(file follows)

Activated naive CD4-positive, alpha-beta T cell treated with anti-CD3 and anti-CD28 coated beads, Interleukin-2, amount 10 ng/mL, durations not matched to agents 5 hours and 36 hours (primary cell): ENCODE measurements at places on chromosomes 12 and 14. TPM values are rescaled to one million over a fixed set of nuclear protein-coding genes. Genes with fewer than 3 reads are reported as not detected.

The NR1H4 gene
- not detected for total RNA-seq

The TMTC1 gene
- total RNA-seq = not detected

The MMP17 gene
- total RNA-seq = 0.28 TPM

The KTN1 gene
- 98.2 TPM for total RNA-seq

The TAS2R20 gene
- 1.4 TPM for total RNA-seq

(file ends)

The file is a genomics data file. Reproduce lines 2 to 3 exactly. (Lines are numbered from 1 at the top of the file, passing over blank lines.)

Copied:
The NR1H4 gene
- not detected for total RNA-seq